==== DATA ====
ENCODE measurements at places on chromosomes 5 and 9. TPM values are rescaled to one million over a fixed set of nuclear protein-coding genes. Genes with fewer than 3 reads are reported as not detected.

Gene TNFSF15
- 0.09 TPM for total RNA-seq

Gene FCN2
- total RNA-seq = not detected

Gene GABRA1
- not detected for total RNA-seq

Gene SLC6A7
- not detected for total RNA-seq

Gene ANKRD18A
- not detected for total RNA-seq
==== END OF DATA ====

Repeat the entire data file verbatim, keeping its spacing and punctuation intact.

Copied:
ENCODE measurements at places on chromosomes 5 and 9. TPM values are rescaled to one million over a fixed set of nuclear protein-coding genes. Genes with fewer than 3 reads are reported as not detected.

Gene TNFSF15
- 0.09 TPM for total RNA-seq

Gene FCN2
- total RNA-seq = not detected

Gene GABRA1
- not detected for total RNA-seq

Gene SLC6A7
- not detected for total RNA-seq

Gene ANKRD18A
- not detected for total RNA-seq